The reach of Deferred Prosecution Agreements ("DPAs") has been broadened to include the new offences of failing to prevent the facilitation of UK or foreign tax evasion – strengthening the DPA regime yet further as a weapon in the fight against corruption.
From 30 September 2017, it will be an offence under sections 45 and 46 of the Criminal Finances Act 2017 ("CFA17") if a company fails to prevent the facilitation of UK or foreign tax evasion respectively. These new offences have been added to Schedule 17 of the Crime and Courts Act 2013 ("CCA13") – therefore DPAs can now be offered in respect of these two offences.
The template for the new offences
The template for these new offences is the corporate offence of failing to prevent bribery, which is found in section 7 of the Bribery Act 2010 (“BA10”). This makes it an offence if a person associated with a company (such as an employee or agent) bribes a third party. This is a strict liability offence – that is, if the offence has been committed the company is automatically guilty. However the BA10 also states that a company would not be liable if – and only if – it “had in place adequate procedures designed to prevent persons associated with [the company] from engaging in such conduct.”
The fact that this offence is one of strict liability means that – unlike corruption offences predating the BA10 – prosecuting authorities do not have to show that the “directing mind and will” of a company knew of the bribe, which has often been difficult to prove (especially for larger, more complicated, companies).
This strict liability approach has been adopted with the two new offences in the CFA17 of failing to prevent the facilitation of UK or foreign tax evasion. That is, a company will be guilty of an offence if it fails to prevent the facilitation of tax evasion by an employee, agent, or anyone else acting for or on behalf of the company. These offences have very broad extraterritorial reach, applying to non-UK as well as UK companies.
As with section 7 of the BA10 the only defence is if the company had “prevention procedures” in place. Interestingly, whereas section 7 of the BA10 requires a company to have “adequate procedures” in place to prevent bribery, the CFA13 states that a company needs to have “such prevention procedures as it was reasonable in all the circumstances to expect [it] to have in place”. Whilst the defence in the CFA13 seems less stringent than the defence in the BA10, we will have to wait and see how the Courts interpret these tests.
Importantly, however, one thing that the offences of failing to prevent the facilitation of UK or foreign tax evasion have in common with the offence of failing to prevent bribery is that they are now listed in Schedule 17 of the CCA13 as offences for which a DPA can be agreed.
The DPA regime
A DPA is an agreement between a prosecutor and a company (and only a company) which is approved by the Court and effectively suspends prosecution for an agreed period of time. The agreement is subject to certain conditions and, if these are fully complied with for the life of the DPA, the prosecution is withdrawn. Under a DPA, the company will still be liable for the punishment it would have been subject to had the SFO pursued a successful prosecution against it, including disgorgement of profit, payment of the SFO’s costs and remediation of any flaws in control and compliance policies. This being said, a company can obtain a discount on the financial penalties.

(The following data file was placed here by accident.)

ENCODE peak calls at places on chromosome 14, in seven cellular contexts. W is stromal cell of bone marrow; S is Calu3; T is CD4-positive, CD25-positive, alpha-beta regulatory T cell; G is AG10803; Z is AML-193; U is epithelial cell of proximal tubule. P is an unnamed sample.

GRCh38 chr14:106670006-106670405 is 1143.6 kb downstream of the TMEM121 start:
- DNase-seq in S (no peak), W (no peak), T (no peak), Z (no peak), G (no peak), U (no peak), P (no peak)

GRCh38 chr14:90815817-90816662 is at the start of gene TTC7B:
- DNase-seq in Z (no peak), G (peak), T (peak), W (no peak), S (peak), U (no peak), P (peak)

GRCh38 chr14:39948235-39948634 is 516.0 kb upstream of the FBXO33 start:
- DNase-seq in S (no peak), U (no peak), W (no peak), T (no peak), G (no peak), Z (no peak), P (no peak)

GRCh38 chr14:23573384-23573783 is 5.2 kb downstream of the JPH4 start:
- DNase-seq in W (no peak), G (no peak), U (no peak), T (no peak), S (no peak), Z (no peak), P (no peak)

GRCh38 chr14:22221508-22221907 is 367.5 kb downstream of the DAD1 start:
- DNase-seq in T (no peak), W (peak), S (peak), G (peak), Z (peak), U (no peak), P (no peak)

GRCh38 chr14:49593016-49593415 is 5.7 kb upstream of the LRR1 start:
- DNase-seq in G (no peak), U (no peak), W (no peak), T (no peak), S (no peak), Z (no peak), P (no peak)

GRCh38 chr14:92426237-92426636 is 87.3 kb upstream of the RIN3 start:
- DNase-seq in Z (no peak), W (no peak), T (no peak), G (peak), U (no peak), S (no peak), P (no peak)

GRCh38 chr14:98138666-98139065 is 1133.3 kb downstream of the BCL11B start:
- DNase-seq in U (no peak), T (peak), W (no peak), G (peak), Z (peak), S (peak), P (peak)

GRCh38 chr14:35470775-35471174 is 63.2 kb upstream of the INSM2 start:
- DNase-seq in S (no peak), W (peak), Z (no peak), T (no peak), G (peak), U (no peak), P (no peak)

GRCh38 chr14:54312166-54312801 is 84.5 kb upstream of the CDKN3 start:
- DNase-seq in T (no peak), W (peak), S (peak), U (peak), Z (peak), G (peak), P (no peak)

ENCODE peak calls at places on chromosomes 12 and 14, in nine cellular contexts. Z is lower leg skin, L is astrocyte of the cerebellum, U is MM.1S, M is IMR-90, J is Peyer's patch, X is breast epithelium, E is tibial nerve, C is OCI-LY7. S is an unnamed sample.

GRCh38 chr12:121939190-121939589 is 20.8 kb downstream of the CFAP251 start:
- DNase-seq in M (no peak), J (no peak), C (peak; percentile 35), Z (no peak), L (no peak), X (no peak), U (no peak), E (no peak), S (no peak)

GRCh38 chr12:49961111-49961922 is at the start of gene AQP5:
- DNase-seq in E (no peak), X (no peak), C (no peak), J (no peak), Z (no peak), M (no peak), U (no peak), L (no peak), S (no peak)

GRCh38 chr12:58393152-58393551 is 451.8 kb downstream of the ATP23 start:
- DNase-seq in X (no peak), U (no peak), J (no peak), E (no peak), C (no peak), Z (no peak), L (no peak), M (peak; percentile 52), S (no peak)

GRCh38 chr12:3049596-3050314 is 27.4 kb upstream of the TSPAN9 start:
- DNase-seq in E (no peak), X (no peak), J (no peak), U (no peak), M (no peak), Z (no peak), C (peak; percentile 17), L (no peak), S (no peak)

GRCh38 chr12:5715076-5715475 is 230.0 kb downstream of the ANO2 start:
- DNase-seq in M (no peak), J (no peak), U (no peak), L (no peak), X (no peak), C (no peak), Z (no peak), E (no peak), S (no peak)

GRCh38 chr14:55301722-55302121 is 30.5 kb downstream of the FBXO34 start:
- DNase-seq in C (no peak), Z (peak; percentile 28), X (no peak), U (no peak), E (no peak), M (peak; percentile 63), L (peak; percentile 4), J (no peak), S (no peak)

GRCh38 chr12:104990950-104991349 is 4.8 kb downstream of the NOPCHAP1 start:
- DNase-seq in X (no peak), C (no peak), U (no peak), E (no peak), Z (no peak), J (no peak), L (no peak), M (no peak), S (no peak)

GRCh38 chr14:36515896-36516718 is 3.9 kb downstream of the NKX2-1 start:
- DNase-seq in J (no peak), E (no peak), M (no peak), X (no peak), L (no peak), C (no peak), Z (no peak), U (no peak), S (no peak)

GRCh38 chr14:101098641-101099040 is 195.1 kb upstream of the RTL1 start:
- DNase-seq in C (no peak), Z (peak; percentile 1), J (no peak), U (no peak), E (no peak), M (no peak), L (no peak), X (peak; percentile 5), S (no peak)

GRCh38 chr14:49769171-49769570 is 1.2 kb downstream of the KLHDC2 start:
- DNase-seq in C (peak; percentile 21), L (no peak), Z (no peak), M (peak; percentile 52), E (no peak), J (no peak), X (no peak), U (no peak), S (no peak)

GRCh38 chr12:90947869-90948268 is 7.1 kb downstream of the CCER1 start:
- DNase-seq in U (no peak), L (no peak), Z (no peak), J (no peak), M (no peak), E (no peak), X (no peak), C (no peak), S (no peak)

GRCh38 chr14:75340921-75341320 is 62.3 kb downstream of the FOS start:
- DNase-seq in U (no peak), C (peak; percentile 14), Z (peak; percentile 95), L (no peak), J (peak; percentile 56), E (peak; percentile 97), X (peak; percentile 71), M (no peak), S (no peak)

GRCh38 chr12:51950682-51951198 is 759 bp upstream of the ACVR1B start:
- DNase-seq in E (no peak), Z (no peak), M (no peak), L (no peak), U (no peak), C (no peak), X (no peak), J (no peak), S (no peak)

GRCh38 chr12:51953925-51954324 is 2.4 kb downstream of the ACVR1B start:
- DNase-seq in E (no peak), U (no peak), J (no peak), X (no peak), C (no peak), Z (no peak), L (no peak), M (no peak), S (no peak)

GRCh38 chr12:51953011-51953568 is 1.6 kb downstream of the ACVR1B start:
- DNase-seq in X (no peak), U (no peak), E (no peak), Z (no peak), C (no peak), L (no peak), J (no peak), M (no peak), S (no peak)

There have been 4 DPAs since they were introduced in 2014, all relating to bribery and other corruption offences. The most high-profile DPA is the agreement with Rolls-Royce pursuant to which Rolls-Royce had to pay a penalty in the UK totalling £497 million (plus the SFO’s costs of £13 million) after an investigation which lasted for 4 years. Whilst this penalty was the highest of the DPAs to date, even this was after Rolls-Royce had obtained a 50% discount to reflect what the Court described as its “extraordinary cooperation” with the SFO’s investigation.
As more DPAs have been agreed and approved by the Court, it has become clear that these are a weapon that the SFO and the Courts believe can help in the fight against corruption. Sir Brian Leveson, the judge who has approved all of the DPAs to date, has repeatedly highlighted that a DPA will likely incentivise the exposure and self-reporting of wrongdoing by organisations, demonstrating that he sees DPAs as being the ‘carrot’ working alongside the ‘stick’ of prosecution.
The importance of DPAs as a weapon in the fight against corruption has been emphasised not simply by the increasing number but, crucially, the size of the fine imposed in the Rolls-Royce DPA (for which the scope of offences which ranged in time from 1 January 1989 to 31 November 2013). This demonstrated that whilst DPAs are a ‘carrot’, they can cause a company pain.
The new offences and DPAs
It is in this environment that the offences of failing to prevent UK or foreign tax evasion are added to the list of offences for which a DPA can be agreed. With this development, Parliament is reinforcing the fact that DPAs are here to stay. Whilst the timing of the Rolls-Royce DPA and the CFA17 may have been coincidental – the Rolls-Royce DPA was approved on 17 January 2017, the CFA17 was enacted on 27 April 2017 and the new offences will come into force on 30 September 2017 – it may also be propitious, demonstrating Parliament’s support for the DPA regime.
It may well be the case that in the future other new corporate offences will be eligible for DPAs, further entrenching DPAs as a weapon in the fight against bribery and corruption supported by the Courts, the legislature and the prosecuting authorities.